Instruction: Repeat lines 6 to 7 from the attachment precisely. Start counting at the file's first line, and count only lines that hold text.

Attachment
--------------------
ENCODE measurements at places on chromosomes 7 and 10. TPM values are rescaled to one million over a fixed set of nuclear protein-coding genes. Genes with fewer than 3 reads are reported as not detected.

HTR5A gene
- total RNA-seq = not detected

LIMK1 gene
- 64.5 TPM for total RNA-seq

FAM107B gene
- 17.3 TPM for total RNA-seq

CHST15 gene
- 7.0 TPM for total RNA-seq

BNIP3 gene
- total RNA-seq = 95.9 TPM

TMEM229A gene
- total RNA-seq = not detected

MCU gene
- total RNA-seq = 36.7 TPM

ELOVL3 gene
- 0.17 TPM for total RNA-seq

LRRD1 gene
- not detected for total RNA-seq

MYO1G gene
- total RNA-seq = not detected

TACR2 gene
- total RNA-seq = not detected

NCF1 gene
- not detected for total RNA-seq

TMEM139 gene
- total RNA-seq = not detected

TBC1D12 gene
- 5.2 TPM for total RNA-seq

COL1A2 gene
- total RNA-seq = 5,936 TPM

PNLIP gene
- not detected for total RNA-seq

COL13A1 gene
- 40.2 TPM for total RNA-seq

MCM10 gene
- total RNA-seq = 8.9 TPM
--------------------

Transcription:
FAM107B gene
- 17.3 TPM for total RNA-seq